Monday, May 23, 2016
Let This Blessed Assurance Control
He had played it perfectly all week, but now barely into the third canon, he found himself stuck, forgetting the next note, and stalled in his performance. I could see it in his expression: he was embarrassed. Before him, the audience of parents, fellow young pianists, and a local piano prodigy, waited silently. Quietly from behind him, his teacher prompted, and he recalled the missing note, completing the balance of the piece flawlessly. But I could sense his disappointment, and the rise of claps of encouragement did little to assuage his despondency. I had prayed for his brother and him for many nights, not only for clean performances, but that they would play to the glory of God. In fact, I was praying as he climbed the stairs to the stage, bowed, and began. As the remaining performers played, I sat pondering the purpose of this letdown.
At the end of the recital, a graduating senior among the students rose to offer her farewell speech and to share what she had learned over the course of her six-year tutelage. “I learned to persevere,” she revealed--when a piece was challenging, when practice meant a balancing act with her studies, and when faced with a tragic error in a public performance. The investment made in piano practice and performance built character traits of excellence, self-discipline, and fearlessness. I was glad for her words, so well timed after my son’s upset. Setbacks like my son’s, and his pushing through to recover rather than giving up, would serve to build resilience and tenacity. At the end of her adolescent music education, this young lady looked back with joy at every hardship she faced along the way, knowing that each was integral to her development into a polished musician. And so her message to those still plodding through, and particularly to those discouraged by less than stellar recital performances, was that a hopeful culmination awaited those who would persevere.
My husband and I have long prayed another prayer for our sons: that they would each grow to have the mind and character of Christ. More than any earthly success, we want them to know Christ and be conformed to his image. As I considered the young woman’s words, I thought of the passage above on trials and endurance (or perseverance), and their curious pairing with rejoicing. I thought, too, to my husband’s sermon message earlier that morning: “Christ, in the process of conquering sin in our lives, ordains the difficulties we face as believers to mold us into his likeness.” God is as sovereign over the mundane as he is the crucible. Neither is without divine purpose, nor divine grace to endure to its intended purpose in our lives. In fact, the trials are themselves divine grace, because they produce in us hope. Later in 8:24 of Romans, Paul says, “hope that is seen is not hope.” Presently, my son cannot see how his pushing through to finish his piece after failure has accomplished something greater than if he had played his piece flawlessly. Similarly, on a weightier level, we cannot naturally see God at work through the trials and suffering of this life—that they are changing us and conforming us so that we will endure to the end. And so the word of God and the people of God are the means through which our hearts and minds are directed towards hope. But as well, there are markers in our lives where, having come through trials, we can look back and recognize his hand both guiding us into them and supporting us through them. It was painful in the moment, and for some of us, pain remains a constant in our lives, yet we can see the goodness of God and the good plan of God more clearly than one who has lived carefree.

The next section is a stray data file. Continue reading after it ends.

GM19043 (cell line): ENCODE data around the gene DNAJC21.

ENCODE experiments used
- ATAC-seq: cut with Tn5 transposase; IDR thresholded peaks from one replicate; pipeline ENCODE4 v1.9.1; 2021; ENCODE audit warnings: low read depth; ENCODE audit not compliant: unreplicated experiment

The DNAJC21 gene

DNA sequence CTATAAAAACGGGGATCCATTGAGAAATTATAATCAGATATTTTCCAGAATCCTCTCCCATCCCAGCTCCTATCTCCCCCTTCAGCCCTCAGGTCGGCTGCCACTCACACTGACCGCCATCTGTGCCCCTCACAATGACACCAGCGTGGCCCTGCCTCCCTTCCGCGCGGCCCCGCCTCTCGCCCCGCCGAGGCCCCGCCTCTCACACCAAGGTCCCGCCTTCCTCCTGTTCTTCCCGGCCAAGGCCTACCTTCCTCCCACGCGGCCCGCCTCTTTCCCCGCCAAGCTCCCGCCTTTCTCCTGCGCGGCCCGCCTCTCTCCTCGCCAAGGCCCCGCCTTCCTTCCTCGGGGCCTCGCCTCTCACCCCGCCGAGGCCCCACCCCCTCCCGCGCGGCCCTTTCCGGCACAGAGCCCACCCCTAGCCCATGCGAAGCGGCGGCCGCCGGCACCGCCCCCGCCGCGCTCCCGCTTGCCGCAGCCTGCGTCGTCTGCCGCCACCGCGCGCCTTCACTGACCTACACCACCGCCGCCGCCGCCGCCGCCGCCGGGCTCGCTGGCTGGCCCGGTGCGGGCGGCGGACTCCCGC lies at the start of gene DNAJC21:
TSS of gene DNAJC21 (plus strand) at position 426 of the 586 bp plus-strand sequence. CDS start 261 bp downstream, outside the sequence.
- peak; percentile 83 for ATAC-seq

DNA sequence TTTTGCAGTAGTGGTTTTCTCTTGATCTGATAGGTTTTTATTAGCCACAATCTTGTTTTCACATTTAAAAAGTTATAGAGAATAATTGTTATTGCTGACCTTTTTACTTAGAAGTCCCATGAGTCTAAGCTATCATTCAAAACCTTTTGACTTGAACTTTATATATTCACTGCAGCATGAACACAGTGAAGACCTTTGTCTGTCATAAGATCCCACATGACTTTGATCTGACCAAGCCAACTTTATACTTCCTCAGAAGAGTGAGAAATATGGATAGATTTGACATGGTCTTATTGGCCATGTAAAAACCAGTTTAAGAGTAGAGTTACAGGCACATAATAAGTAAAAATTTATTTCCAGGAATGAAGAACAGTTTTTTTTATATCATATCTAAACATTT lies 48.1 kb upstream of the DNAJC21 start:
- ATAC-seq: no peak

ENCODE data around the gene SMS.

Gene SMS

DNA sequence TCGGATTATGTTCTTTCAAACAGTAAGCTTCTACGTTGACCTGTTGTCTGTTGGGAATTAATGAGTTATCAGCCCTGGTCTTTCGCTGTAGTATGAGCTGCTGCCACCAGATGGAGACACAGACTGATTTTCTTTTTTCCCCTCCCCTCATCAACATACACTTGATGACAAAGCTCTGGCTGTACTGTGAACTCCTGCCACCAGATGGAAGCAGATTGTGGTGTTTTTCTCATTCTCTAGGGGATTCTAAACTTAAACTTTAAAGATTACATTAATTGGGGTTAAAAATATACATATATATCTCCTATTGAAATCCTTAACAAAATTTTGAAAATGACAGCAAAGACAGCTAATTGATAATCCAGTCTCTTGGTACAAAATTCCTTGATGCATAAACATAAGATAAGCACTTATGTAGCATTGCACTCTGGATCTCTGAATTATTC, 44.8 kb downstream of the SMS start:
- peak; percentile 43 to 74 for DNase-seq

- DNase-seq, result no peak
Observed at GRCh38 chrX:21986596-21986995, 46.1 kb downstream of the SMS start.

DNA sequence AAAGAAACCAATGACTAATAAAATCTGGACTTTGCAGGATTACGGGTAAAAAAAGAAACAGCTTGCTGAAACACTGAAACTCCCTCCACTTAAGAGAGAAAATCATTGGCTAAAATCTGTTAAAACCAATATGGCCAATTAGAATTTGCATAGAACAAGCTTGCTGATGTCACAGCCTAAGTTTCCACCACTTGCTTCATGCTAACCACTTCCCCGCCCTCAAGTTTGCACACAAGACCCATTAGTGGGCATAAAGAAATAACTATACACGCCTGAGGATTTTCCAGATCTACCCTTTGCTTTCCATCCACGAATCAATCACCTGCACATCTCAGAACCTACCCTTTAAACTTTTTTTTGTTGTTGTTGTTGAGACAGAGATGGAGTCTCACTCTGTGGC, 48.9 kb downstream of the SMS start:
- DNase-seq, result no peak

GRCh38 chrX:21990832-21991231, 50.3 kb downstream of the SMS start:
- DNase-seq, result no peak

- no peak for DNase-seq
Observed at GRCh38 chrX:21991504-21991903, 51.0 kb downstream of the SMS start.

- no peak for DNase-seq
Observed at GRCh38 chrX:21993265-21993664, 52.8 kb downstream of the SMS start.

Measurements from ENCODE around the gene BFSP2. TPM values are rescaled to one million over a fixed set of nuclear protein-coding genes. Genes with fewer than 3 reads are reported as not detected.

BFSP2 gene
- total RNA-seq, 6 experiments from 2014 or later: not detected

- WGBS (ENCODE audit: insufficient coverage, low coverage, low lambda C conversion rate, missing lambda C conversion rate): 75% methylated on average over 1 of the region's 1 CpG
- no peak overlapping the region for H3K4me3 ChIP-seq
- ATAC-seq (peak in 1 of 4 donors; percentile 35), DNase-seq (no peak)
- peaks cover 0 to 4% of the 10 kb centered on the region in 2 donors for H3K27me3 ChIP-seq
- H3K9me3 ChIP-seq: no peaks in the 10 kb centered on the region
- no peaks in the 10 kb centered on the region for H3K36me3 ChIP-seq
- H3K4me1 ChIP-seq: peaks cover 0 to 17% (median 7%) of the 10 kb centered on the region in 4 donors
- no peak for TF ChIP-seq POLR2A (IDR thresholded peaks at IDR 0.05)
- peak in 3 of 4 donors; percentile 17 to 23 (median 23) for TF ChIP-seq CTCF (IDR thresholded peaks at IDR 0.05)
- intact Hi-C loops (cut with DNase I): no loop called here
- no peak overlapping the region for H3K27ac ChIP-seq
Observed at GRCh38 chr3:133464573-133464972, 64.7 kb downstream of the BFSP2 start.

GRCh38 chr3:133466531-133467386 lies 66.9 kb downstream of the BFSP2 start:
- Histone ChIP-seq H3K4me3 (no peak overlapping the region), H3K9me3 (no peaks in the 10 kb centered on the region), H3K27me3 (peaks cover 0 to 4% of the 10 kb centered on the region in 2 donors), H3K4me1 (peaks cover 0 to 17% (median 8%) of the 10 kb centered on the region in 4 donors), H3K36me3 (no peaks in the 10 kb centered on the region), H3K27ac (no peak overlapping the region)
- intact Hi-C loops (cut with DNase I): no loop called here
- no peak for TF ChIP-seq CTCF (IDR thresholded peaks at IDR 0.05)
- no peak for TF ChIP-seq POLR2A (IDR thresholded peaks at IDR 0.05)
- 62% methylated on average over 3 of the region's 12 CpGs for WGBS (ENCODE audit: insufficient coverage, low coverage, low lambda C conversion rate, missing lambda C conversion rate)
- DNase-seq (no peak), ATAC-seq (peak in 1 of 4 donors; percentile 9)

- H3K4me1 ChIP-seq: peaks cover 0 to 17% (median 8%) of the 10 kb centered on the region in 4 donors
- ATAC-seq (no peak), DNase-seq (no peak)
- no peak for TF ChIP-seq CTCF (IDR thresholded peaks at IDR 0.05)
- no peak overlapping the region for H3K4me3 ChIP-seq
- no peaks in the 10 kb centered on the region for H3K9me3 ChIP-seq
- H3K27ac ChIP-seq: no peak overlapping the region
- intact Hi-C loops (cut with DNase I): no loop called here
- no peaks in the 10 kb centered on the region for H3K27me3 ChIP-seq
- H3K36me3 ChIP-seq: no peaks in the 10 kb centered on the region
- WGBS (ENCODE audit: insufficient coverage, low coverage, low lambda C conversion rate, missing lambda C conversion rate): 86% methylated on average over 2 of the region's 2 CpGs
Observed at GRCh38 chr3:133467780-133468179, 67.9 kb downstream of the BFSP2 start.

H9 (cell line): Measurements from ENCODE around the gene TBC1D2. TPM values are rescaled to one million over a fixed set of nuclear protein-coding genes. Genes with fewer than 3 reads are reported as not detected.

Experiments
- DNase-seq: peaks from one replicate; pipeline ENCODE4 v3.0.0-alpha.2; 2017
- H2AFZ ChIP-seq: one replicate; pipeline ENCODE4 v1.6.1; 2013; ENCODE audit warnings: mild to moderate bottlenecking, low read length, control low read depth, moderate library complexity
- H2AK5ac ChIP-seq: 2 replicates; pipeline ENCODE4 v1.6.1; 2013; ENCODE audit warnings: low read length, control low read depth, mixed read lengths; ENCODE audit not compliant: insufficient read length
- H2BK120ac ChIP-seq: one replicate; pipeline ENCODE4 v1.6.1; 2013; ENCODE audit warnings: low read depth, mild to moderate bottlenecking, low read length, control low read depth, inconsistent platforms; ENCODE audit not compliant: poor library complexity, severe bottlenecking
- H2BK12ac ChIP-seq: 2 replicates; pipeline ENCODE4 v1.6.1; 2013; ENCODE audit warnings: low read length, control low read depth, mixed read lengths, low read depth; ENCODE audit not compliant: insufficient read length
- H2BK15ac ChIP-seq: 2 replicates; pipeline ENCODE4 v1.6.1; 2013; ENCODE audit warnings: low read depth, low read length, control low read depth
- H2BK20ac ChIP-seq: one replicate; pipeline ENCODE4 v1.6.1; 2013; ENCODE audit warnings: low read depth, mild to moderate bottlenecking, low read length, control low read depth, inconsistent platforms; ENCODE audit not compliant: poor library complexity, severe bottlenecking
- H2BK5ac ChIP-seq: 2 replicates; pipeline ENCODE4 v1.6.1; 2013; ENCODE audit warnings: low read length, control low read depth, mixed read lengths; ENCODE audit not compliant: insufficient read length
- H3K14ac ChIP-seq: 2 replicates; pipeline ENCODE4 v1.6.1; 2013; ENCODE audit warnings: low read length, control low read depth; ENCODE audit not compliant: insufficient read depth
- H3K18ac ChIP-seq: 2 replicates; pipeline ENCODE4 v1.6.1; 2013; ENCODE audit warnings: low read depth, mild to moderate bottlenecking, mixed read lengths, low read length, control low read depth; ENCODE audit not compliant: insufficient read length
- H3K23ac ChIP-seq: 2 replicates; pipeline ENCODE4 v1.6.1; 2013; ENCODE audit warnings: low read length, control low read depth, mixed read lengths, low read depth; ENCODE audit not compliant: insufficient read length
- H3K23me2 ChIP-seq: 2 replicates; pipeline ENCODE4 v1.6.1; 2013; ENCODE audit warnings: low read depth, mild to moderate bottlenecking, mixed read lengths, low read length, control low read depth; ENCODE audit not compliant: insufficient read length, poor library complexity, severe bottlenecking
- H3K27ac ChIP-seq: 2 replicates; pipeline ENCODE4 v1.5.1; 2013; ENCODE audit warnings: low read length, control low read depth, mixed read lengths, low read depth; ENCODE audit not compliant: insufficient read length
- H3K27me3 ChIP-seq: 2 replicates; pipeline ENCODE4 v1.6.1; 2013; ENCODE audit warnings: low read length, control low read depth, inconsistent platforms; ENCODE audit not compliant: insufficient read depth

Paul ends with a guarantee: “hope does not put us to shame.” Our hope rests in the love of God, and his faithfulness to sustain us through every circumstance.
Prayer: Lord, when trials and suffering come, give us the grace to endure. Give us a sure conviction that as believers they serve your divine purpose to mold each of us into your likeness for our salvation and your glory. God of hope, fill us with all joy and peace in believing, so that by the power of the Holy Spirit we may abound in hope (Romans 15:13).